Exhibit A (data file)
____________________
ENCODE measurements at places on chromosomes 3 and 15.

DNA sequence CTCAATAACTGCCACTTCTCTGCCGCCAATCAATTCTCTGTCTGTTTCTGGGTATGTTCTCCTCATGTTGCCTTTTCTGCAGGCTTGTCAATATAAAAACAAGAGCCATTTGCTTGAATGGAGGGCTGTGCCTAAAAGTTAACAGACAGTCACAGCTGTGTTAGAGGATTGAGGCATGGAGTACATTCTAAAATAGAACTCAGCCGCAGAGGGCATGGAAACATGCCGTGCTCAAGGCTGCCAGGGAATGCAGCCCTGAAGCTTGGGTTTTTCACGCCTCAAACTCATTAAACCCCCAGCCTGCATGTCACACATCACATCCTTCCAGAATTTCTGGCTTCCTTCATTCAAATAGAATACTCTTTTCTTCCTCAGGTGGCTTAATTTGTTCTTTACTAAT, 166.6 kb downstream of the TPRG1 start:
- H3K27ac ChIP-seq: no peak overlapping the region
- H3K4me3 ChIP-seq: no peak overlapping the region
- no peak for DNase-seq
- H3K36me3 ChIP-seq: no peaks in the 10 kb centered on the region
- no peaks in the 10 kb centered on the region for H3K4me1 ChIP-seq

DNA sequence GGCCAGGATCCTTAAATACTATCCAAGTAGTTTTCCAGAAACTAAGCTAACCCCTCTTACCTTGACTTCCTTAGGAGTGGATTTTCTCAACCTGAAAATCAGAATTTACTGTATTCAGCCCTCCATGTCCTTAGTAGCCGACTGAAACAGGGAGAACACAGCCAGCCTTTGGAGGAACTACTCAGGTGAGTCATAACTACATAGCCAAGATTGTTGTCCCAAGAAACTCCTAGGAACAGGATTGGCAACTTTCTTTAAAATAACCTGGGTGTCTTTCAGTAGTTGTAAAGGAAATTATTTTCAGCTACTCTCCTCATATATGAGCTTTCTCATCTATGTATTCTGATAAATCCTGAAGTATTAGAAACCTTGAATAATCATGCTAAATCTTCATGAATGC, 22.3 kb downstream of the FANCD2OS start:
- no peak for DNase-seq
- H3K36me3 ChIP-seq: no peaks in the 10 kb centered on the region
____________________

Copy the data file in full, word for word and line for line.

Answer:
ENCODE measurements at places on chromosomes 3 and 15.

DNA sequence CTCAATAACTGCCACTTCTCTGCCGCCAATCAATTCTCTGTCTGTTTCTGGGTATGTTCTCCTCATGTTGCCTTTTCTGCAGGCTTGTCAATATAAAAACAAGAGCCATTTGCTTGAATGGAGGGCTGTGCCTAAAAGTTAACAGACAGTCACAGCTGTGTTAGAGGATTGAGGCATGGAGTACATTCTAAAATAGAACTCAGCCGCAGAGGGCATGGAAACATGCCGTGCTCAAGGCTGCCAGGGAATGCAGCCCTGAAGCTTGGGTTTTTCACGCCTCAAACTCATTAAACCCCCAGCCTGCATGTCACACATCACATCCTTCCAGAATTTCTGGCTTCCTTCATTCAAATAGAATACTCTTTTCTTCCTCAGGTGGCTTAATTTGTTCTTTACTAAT, 166.6 kb downstream of the TPRG1 start:
- H3K27ac ChIP-seq: no peak overlapping the region
- H3K4me3 ChIP-seq: no peak overlapping the region
- no peak for DNase-seq
- H3K36me3 ChIP-seq: no peaks in the 10 kb centered on the region
- no peaks in the 10 kb centered on the region for H3K4me1 ChIP-seq

DNA sequence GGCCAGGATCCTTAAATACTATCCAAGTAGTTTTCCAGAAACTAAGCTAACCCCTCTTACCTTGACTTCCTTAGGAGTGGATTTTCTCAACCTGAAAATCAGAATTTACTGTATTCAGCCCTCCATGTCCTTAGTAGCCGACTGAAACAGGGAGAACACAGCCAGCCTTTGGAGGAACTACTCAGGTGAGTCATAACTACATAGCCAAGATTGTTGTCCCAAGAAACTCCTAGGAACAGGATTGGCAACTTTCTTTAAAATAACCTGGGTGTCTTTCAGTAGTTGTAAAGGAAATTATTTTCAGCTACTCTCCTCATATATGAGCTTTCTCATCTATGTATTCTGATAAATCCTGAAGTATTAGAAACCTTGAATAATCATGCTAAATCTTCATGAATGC, 22.3 kb downstream of the FANCD2OS start:
- no peak for DNase-seq
- H3K36me3 ChIP-seq: no peaks in the 10 kb centered on the region